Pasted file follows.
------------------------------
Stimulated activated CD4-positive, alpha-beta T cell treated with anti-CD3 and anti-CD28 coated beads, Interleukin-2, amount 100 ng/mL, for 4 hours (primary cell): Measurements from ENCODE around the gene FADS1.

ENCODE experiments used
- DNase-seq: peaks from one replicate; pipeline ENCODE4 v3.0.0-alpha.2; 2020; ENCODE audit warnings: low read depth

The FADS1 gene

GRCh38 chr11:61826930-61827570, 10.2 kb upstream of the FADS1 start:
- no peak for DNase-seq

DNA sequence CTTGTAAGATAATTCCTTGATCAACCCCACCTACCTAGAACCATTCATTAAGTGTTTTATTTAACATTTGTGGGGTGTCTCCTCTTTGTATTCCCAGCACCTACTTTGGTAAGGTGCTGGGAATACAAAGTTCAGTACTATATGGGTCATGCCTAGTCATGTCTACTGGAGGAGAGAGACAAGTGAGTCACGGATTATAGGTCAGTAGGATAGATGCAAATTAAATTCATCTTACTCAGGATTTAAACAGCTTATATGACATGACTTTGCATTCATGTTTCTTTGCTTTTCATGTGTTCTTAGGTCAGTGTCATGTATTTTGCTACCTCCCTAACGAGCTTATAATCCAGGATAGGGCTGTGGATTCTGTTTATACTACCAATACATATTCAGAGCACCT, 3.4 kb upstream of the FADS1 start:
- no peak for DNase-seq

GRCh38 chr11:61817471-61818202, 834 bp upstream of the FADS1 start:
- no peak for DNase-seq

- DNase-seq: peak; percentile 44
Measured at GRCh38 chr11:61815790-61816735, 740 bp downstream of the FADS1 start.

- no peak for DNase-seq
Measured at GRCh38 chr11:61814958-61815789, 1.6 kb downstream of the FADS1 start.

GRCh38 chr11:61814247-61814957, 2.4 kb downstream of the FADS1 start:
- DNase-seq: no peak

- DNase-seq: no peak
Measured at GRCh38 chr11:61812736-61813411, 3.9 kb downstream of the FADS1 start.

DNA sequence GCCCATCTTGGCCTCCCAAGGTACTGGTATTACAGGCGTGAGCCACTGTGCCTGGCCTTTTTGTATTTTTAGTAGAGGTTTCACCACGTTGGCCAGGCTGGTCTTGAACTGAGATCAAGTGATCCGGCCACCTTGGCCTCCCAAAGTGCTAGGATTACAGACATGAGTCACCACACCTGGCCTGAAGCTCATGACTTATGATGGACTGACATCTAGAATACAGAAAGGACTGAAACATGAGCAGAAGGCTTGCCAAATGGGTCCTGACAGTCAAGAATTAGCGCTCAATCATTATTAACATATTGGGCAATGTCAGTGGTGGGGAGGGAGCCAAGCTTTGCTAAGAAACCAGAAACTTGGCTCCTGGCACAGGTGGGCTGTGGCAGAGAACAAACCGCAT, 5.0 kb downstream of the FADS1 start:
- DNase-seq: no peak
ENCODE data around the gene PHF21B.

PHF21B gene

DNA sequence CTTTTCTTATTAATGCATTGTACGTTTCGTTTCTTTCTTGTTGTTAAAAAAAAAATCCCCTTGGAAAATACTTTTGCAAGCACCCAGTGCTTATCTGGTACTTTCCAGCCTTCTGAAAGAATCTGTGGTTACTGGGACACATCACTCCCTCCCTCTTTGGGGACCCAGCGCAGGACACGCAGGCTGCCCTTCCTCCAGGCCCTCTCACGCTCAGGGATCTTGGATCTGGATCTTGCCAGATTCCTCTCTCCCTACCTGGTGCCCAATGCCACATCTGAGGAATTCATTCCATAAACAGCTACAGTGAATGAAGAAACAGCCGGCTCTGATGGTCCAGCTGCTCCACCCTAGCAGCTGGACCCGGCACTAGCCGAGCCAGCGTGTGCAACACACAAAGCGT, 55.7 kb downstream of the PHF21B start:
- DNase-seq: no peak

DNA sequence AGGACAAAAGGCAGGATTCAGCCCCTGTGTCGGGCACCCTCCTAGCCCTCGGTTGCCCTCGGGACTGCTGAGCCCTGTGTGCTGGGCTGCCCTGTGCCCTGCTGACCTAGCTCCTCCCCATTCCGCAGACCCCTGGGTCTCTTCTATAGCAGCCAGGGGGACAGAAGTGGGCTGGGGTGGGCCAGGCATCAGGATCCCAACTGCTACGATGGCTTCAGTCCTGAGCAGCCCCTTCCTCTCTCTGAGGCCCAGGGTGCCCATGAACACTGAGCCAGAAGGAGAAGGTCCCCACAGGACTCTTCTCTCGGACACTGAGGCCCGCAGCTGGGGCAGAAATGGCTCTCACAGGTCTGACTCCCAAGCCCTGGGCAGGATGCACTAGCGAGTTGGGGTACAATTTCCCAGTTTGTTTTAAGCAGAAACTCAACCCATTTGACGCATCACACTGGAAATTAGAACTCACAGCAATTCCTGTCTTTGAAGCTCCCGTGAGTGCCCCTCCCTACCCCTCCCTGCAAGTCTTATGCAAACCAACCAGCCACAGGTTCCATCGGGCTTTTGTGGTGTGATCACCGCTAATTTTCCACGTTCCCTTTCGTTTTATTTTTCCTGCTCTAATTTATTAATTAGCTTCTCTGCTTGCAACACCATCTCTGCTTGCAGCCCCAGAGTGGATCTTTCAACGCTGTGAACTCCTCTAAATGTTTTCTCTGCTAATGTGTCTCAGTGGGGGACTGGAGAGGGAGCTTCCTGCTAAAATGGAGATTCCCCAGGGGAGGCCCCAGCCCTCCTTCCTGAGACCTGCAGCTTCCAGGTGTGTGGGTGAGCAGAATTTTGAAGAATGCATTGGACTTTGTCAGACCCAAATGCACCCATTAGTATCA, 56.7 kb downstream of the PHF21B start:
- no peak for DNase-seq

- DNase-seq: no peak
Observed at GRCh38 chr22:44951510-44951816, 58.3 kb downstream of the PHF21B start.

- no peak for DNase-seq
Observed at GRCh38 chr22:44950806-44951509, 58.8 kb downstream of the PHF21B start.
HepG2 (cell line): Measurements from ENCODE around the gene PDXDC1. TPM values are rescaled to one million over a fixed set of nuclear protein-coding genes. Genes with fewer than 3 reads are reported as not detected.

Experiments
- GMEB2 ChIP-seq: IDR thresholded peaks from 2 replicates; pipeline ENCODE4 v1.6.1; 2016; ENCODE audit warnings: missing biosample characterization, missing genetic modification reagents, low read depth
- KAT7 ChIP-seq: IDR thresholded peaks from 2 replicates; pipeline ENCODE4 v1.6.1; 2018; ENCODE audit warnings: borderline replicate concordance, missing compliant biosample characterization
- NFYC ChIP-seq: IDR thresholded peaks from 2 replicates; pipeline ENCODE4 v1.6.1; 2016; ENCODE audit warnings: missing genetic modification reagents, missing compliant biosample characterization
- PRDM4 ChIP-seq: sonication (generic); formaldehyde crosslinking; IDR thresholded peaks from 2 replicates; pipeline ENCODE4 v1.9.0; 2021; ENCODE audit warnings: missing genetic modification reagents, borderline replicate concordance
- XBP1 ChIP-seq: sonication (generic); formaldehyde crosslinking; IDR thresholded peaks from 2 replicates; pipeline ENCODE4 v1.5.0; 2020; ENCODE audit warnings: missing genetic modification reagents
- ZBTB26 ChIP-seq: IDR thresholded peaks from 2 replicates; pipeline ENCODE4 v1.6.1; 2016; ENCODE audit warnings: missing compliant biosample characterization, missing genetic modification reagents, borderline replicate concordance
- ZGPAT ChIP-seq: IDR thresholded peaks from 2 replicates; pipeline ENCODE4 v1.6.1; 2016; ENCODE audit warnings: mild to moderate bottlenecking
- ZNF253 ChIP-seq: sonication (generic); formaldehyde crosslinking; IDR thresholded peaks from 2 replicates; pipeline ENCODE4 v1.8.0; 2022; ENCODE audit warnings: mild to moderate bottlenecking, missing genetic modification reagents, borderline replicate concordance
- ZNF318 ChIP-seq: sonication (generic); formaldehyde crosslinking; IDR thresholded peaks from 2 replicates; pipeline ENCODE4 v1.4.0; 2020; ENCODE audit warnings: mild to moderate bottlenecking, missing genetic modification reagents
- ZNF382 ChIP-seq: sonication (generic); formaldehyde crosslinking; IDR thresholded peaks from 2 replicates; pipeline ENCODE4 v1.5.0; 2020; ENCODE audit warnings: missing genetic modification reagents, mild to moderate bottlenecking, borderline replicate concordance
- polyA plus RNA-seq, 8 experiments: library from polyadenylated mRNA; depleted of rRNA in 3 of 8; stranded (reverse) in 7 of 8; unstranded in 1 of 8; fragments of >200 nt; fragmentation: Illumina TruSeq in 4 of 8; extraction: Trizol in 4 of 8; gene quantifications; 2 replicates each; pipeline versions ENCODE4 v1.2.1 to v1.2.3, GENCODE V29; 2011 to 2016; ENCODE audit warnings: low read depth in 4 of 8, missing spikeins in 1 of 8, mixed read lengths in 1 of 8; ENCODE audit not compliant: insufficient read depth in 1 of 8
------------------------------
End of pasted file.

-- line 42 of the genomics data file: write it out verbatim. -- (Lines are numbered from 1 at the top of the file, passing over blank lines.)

- ZNF382 ChIP-seq: sonication (generic); formaldehyde crosslinking; IDR thresholded peaks from 2 replicates; pipeline ENCODE4 v1.5.0; 2020; ENCODE audit warnings: missing genetic modification reagents, mild to moderate bottlenecking, borderline replicate concordance